If the General Assembly felt that having that flag in front of the [Statehouse] was educational in terms of experience, I think they missed the mark. I think, moving forward, this brings us to another issue, and that's education. Unfortunately many Americans are not always well versed — I'll be nice — and so, through our education system, our school system, and through our parks and historic site systems, we have the challenge to bring history to the traveling American public. And I'm a person who believes that if you know and understand your past and your history, you're better prepared for your present and your future. I think another seed that's coming out of the ground because of the tragic death of the nine is people that are yearning to know more about the history as it was, not as it has been co-opted or changed.
If you do that, I think we can go back to Sullivan's Island and understand what Sullivan's Island is all about — what it meant, why it's important. And I shared with our Park Service leadership that I was offended when it became apparent that Mr. Roof not only visited McLeod Plantation, not only visited Boone Hall, but he visited Fort Moultrie. He actually stood, in the photos he had with his [alleged] manifesto, next to the African importation marker. And I was offended because that was not why we placed that marker there in July of 1999.
- Allen says he was disturbed when he saw photos that allegedly showed Dylann Roof, the suspect in the Emanuel AME mass shooting, standing in front of the historic marker he helped erect on Sullivan's Island. "That was not why we placed that marker there," Allen says.
CP: So back in 2010, after the fallout over the Secession Ball, I remember that you got some folks from the NAACP and the S.C. Sons of Confederate Veterans to actually sit down in a room and talk with each other face to face. Have you been able to get them in a room together about this most recent debate over the flag issue?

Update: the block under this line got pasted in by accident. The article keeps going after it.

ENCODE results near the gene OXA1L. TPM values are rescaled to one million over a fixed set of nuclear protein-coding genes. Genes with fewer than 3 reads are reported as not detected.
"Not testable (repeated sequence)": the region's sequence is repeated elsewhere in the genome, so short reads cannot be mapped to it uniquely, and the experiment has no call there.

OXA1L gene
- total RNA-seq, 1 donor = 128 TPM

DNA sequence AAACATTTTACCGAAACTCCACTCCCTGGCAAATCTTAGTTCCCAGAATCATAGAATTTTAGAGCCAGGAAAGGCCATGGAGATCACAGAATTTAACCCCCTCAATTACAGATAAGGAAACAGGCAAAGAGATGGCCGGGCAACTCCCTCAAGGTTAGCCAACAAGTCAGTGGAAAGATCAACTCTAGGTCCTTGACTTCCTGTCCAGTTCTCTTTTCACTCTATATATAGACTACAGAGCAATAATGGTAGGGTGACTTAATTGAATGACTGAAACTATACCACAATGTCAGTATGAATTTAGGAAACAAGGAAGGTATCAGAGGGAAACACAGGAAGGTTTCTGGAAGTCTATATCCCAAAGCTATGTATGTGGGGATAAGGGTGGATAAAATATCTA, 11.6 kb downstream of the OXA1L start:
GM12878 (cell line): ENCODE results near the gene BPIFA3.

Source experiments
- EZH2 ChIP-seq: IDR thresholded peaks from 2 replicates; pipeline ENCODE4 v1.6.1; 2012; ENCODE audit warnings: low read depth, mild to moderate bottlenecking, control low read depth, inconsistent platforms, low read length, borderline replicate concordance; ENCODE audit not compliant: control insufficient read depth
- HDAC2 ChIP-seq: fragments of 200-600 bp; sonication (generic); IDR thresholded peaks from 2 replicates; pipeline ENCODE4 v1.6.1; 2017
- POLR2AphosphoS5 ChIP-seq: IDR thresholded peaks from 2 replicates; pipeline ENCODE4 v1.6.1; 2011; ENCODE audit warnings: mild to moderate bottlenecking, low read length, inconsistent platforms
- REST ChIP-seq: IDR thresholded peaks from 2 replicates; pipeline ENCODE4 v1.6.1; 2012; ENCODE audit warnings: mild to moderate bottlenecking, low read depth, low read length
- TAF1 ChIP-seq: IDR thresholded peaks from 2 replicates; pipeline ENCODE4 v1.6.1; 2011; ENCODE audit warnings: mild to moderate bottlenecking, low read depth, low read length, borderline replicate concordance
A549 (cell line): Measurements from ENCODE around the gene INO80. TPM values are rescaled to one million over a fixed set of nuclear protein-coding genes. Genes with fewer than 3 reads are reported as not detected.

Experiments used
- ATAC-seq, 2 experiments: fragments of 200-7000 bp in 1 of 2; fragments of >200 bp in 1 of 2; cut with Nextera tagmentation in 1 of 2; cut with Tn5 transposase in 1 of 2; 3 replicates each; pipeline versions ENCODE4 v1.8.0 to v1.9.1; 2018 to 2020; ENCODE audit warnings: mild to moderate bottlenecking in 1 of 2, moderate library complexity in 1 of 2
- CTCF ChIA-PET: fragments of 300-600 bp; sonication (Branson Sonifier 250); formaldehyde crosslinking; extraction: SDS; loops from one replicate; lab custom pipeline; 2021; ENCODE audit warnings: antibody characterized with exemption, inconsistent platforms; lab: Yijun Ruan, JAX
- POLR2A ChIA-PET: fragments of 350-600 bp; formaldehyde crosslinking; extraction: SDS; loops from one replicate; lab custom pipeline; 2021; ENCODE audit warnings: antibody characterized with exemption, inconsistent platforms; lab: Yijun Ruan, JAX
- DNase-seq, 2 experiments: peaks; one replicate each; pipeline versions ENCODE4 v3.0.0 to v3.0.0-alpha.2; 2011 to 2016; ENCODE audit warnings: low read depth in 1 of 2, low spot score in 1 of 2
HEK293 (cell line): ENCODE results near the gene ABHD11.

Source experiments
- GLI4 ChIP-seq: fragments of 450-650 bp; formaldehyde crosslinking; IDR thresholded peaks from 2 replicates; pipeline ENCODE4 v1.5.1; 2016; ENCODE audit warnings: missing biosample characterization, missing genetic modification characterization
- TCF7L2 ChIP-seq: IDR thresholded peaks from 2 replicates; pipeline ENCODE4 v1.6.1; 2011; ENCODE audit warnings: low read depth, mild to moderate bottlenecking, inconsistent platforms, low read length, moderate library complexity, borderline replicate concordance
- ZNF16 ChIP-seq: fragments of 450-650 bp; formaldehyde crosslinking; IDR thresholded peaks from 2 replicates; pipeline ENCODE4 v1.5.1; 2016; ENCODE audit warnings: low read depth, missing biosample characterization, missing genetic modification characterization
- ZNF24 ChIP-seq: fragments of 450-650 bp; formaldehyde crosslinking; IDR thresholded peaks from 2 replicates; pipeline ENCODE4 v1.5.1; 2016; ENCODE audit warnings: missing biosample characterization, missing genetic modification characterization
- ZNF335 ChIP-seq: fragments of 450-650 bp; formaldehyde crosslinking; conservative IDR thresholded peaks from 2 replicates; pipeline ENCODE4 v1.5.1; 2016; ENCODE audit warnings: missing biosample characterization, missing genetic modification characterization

MA: You know, I have not.
CP: Do you think that would be a worthwhile thing to do?
MA: I will probably reach out to them, even if I can't get them together, and talk to them. I have seen at least two or three of the persons publicly speaking, but because these are people that I know and work with and have relationships with, I probably will try to reach out to the four of them.
“The individuals that defaced the Calhoun monument and the Confederate defenders monument downtown — those two things should not have happened."
What I said to them [in 2010] is we have a challenged history in our country, and all four of us, we know that. But there's a way through this challenged history that we have to, one, get to know each other, have to respect each other, but also look at our differences, our similarities, but also look at how imagery has been projected that allows us to be separated. Let me be very clear here: The individuals that defaced the Calhoun monument and the Confederate defenders monument downtown — those two things should not have happened. I don't want us to go down the slippery slope where people begin to attack edifices such as that. I don't want to have someone call and say, well someone did something to Fort Sumter or Fort Moultrie or McLeod Plantation. Because these structures are there not only to remind us, but to teach us and to inform us.